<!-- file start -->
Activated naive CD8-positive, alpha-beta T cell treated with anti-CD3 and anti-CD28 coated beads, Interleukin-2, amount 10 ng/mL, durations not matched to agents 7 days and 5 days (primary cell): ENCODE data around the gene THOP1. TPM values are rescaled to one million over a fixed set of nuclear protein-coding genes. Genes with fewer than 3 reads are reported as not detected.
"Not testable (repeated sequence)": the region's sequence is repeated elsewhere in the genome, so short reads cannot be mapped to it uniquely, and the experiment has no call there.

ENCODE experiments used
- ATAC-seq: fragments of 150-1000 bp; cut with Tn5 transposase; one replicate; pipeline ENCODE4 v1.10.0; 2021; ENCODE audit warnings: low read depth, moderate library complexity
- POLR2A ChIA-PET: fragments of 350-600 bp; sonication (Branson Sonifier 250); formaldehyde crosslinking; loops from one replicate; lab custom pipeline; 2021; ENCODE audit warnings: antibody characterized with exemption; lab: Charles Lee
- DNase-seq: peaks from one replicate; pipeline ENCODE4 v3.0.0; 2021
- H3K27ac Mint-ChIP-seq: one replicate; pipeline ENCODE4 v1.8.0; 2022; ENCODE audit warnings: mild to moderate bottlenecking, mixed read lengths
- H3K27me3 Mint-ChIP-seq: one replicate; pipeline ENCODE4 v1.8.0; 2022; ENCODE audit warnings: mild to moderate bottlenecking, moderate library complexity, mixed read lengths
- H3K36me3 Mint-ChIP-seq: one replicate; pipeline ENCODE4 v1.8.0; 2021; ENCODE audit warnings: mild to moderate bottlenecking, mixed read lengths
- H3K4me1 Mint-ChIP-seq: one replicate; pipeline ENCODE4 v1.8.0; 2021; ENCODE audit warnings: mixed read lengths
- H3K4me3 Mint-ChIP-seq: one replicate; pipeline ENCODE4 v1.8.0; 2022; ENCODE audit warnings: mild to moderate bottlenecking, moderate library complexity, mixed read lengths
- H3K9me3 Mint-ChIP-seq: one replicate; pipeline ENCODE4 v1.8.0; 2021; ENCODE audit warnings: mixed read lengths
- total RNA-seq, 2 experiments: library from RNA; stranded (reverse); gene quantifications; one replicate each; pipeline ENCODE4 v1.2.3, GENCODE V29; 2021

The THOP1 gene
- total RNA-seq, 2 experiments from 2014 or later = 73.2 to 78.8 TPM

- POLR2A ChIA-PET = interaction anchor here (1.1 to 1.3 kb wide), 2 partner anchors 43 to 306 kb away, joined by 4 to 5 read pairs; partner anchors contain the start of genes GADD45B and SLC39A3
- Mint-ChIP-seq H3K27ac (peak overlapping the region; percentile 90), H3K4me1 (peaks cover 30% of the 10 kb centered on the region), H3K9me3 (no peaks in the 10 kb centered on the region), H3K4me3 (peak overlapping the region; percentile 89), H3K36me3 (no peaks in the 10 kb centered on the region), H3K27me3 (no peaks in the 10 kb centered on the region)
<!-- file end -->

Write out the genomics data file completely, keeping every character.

Activated naive CD8-positive, alpha-beta T cell treated with anti-CD3 and anti-CD28 coated beads, Interleukin-2, amount 10 ng/mL, durations not matched to agents 7 days and 5 days (primary cell): ENCODE data around the gene THOP1. TPM values are rescaled to one million over a fixed set of nuclear protein-coding genes. Genes with fewer than 3 reads are reported as not detected.
"Not testable (repeated sequence)": the region's sequence is repeated elsewhere in the genome, so short reads cannot be mapped to it uniquely, and the experiment has no call there.

ENCODE experiments used
- ATAC-seq: fragments of 150-1000 bp; cut with Tn5 transposase; one replicate; pipeline ENCODE4 v1.10.0; 2021; ENCODE audit warnings: low read depth, moderate library complexity
- POLR2A ChIA-PET: fragments of 350-600 bp; sonication (Branson Sonifier 250); formaldehyde crosslinking; loops from one replicate; lab custom pipeline; 2021; ENCODE audit warnings: antibody characterized with exemption; lab: Charles Lee
- DNase-seq: peaks from one replicate; pipeline ENCODE4 v3.0.0; 2021
- H3K27ac Mint-ChIP-seq: one replicate; pipeline ENCODE4 v1.8.0; 2022; ENCODE audit warnings: mild to moderate bottlenecking, mixed read lengths
- H3K27me3 Mint-ChIP-seq: one replicate; pipeline ENCODE4 v1.8.0; 2022; ENCODE audit warnings: mild to moderate bottlenecking, moderate library complexity, mixed read lengths
- H3K36me3 Mint-ChIP-seq: one replicate; pipeline ENCODE4 v1.8.0; 2021; ENCODE audit warnings: mild to moderate bottlenecking, mixed read lengths
- H3K4me1 Mint-ChIP-seq: one replicate; pipeline ENCODE4 v1.8.0; 2021; ENCODE audit warnings: mixed read lengths
- H3K4me3 Mint-ChIP-seq: one replicate; pipeline ENCODE4 v1.8.0; 2022; ENCODE audit warnings: mild to moderate bottlenecking, moderate library complexity, mixed read lengths
- H3K9me3 Mint-ChIP-seq: one replicate; pipeline ENCODE4 v1.8.0; 2021; ENCODE audit warnings: mixed read lengths
- total RNA-seq, 2 experiments: library from RNA; stranded (reverse); gene quantifications; one replicate each; pipeline ENCODE4 v1.2.3, GENCODE V29; 2021

The THOP1 gene
- total RNA-seq, 2 experiments from 2014 or later = 73.2 to 78.8 TPM

- POLR2A ChIA-PET = interaction anchor here (1.1 to 1.3 kb wide), 2 partner anchors 43 to 306 kb away, joined by 4 to 5 read pairs; partner anchors contain the start of genes GADD45B and SLC39A3
- Mint-ChIP-seq H3K27ac (peak overlapping the region; percentile 90), H3K4me1 (peaks cover 30% of the 10 kb centered on the region), H3K9me3 (no peaks in the 10 kb centered on the region), H3K4me3 (peak overlapping the region; percentile 89), H3K36me3 (no peaks in the 10 kb centered on the region), H3K27me3 (no peaks in the 10 kb centered on the region)